Keeping Their Memory Alive

0
226
Carolyn Ben Natan (left), director of public affairs for the office of the Consulate General of Israel in LA, and Ignacy Zarski, consul for public affairs with the Consulate General of Poland in LA, pose in Malibu City Hall after speaking at the 75th anniversary of the Warsaw Ghetto Uprising.

The largest single revolt by Jews during World War II was the Warsaw Ghetto Uprising in Warsaw, Poland, in 1943. When Nazi Germany began shipping the remaining Jews to the concentration camp at Treblinka on Passover Eve, the Jews refused to surrender to the police commander and fought back with 400 armed fighters. The Germans ordered the Ghetto to be burned down one block at a time, which took over a month. Nearly 13,000 Jews died—about half of them burned alive or suffocated. 

Germans first started herding Poland’s three million Jews into big-city ghettos in 1939. The Warsaw Ghetto had about 400,000 people packed into a tiny 1.3-square-mile area, and thousands died from disease and starvation even before deportations to extermination camps began.

John Honigsfeld, 76, a retired teacher and active participant at the Malibu Senior Center, got the city’s blessing to hold the first such commemoration in Malibu at City Hall last Friday on Passover Eve.

He explained to the group of about 40 that the Warsaw Ghetto Uprising was connected to Passover, which begins with the eve of the 14th day of Nisan on the Jewish calendar. 

“Passover marks the freedom from being enslaved in Egypt,” he said. 

Honigsberg pointed out that “LA is one of the biggest Jewish cities in the world,” in terms of sheer numbers, including a “tremendous population of Jews whose family came from Poland.” He said the uprising was being commemorated “all over LA,” with more than a half-dozen events.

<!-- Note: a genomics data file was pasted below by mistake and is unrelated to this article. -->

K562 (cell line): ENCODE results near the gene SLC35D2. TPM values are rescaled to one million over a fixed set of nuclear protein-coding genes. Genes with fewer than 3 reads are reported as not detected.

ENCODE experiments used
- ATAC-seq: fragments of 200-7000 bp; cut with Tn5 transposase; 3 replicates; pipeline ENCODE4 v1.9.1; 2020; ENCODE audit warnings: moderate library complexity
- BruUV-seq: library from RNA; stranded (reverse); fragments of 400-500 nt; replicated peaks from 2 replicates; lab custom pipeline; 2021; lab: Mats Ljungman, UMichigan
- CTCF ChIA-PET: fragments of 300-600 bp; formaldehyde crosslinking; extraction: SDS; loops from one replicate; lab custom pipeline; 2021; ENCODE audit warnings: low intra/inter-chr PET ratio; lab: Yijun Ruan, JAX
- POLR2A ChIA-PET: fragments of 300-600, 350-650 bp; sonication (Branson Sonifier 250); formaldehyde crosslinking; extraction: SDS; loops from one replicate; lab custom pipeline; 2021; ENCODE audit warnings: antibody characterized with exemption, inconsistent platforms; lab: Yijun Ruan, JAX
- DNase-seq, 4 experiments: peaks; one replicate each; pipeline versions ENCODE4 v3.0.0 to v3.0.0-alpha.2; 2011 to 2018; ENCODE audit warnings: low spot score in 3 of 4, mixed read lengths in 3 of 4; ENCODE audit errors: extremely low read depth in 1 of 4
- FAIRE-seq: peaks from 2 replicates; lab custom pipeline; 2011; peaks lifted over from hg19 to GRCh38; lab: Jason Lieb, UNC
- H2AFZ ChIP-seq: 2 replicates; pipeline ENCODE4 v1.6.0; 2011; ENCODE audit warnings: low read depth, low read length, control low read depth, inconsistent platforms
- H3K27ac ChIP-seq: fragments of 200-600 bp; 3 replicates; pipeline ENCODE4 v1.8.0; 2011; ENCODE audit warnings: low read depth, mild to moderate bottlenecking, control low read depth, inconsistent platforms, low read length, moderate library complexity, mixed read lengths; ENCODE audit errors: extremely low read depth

He spoke about the importance of Israel. 

“To Jews, it’s the Promised Land, and to non-Jews, it’s the Holy Land,” he said. “Before 1948, before Israel existed, the worldwide support that Jews had for the formation of Israel was tremendous in terms of both wanting to move there and contributing money. No movement was stronger.”

He said during WWII, Jews in the Lodz Ghetto learned how to grow trees for when they moved to Israel. After the war, “As the world was deciding whether to form a Jewish state or not,” he said young U.S. Jews formed clubs that began the strongest letter-writing campaign in history to elected federal officials, asking them to support the formation of Israel.

Ignaci Zarski, consul for public affairs with the Polish Consulate in LA and a native of Warsaw, spoke about the importance of remembering the uprising as a part of history. 

“Many people forget about the Warsaw uprising,” he said. 

At the time of the Nazi takeover of Poland, Zarski said about 10 percent of the Polish army was made up of Jews—about the same proportion as the general population. Zarski pointed out that some Jewish Polish Army members later went on to help create the Jewish army of Israel, including future Prime Minister Menachem Begin.

Zarski wore a yellow paper daffodil on his lapel, explaining it was Poland’s traditional way of remembering the uprising. 

“Daffodils used to be placed at the Warsaw Uprising Museum, and now they’re handed out on the street in front of the museum, symbolizing respect and hope,” the diplomat said.

Carolyn Ben Natan, Director of Public Affairs for the office of the Consulate General of Israel Los Angeles, said, “We honor the young who stood up against an unspeakable evil. 

“We all need to remember them and tell their story and make sure the world never forgets,” Ben Natan continued. “They taught us the lesson that Jews could never be powerless again. Today we have a safe harbor in Israel. We are strong, and we can and we will defend the Jewish people. For us, ‘never again’ is a sacred promise.”

State Senator Henry Stern also spoke. 

“[Malibu] is where I learned to be a leader, and learning about the Holocaust woke me up and made me realize our heritage,” Stern described. “We can’t let the living memory of the Holocaust lie dormant … These are the final years of the remaining survivors of the Holocaust … I hope the fire of passion will never be put out.”

During the remainder of the program, Marcia Chon gave a talk, Diane Carroll read a passage from “The Tree of Life,” Rabbi Levi Cunin sang a tale in Yiddish accompanied by a violinist and Cantor Marcelo Gindlin sang Yiddish songs while playing an acoustic guitar.

Cunin said celebrating the Passover Seder was personal to him, because his grandmother lost all of her siblings in the Holocaust. 

“I think of the miracle of all of us being here today living in freedom,” he said. 

Gindlin has visited Warsaw, and said seeing the site of the uprising “was a powerful thing.”